Examiner: What would your ideal job be?

Basic response: Um, … Er, … I’m not sure.

Better response: That’s a good question! Just a minute … I think that …

5. Memorise fixed expressions, not answers

(v.) to memorise: to learn something so that you will remember it exactly

In the Speaking test, the examiners are looking at your ability to respond to their questions naturally, just like you would in real life. It is usually very easy to tell when a candidate has memorised their answers. One of the big red flags is a candidate trying to ‘rephrase’ the question to the one they want to answer. Honestly, any Q&A you try to memorise is very unlikely to come up. It’s a much better idea to learn fixed expressions (collocations, idioms and phrasal verbs) that can be used to talk about a wide range of topics.

Examiner: What is your favourite way to relax?

Candidate: Well, I’ve recently taken up yoga. It really helps me to unwind.

Examiner: Do you think it’d be a good idea to work in another country?

Candidate: I’m actually taking the Advanced exam as I plan to take up a position at our offices in the UK.


6. Ditch yes/no or one-word responses

(v.) to ditch: to get rid of something or someone that is no longer wanted

One of the main objectives of the Advanced Speaking test is to assess your English language fluency. To come across as confident and competent in speaking, you need to ditch monosyllabic or yes/no answers. If you give a short answer like ‚No‘ or ‚Sometimes‘, then you are not giving the examiner much to assess you on. If you say too little, you miss the opportunity to show off your general speaking ability. On the other hand, if you say too much, you risk overcomplicating your answer and making more mistakes. In Part 1, aim to give 2-4 sentence answers. It’s not an exact rule, but rather a general guide.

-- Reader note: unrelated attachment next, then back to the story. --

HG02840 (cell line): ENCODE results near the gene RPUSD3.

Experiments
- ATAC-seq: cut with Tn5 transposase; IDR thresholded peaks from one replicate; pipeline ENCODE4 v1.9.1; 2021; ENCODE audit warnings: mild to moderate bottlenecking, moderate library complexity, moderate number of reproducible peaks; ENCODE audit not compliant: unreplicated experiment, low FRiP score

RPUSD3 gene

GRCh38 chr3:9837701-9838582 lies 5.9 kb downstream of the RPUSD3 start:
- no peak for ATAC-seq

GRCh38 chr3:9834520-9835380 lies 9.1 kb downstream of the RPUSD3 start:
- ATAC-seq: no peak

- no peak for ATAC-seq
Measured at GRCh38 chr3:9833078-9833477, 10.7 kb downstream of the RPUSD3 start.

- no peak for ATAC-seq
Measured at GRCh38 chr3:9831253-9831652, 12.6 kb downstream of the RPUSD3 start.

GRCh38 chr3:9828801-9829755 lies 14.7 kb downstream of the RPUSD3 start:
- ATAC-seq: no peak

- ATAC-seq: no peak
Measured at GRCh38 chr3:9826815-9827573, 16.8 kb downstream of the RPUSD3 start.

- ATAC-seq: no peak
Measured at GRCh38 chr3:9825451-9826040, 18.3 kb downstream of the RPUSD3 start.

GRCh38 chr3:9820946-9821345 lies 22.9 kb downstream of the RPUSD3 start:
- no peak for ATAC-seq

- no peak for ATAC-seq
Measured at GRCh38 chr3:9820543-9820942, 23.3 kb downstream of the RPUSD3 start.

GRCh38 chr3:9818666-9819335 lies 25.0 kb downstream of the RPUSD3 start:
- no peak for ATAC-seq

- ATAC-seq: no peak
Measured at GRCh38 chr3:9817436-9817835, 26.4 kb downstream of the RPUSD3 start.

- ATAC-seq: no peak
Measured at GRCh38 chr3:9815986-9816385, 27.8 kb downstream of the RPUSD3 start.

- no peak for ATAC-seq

Examiner: Where are you from?

Basic response: Geneva.

Better response: I’m from Geneva, which is an amazing multicultural city in the french-speaking part of Switzerland.

7. Don’t parrot the examiner’s questions

(v.) to parrot: to repeat exactly what someone else says, without understanding it, or thinking about its meaning

In the context of the Advanced Speaking test, a parrot is a candidate who repeats the question back in statement form, like this:

Examiner: How long have you been learning English?

Basic response: I’ve been learning English for eight years.

Better response:  Actually, I’ve been studying it for ages – since I was about 8 years old.

Candidates who can vary their speech, paraphrase the words or structure of the question, use synonyms etc. are sure to get a better mark.

Why not do some practice before you go?

Answer these exam-style questions. Try to ‚upgrade‘ your language as best you can.

• Why is learning English useful for you?
• What do you enjoy most about studying English?
• How important are sport and exercise in your life?
• What do you hope to be doing this time next year?
• Do you like to follow a daily routine? Why (not)?
• Which part(s) of your country would you recommend to tourists? Why?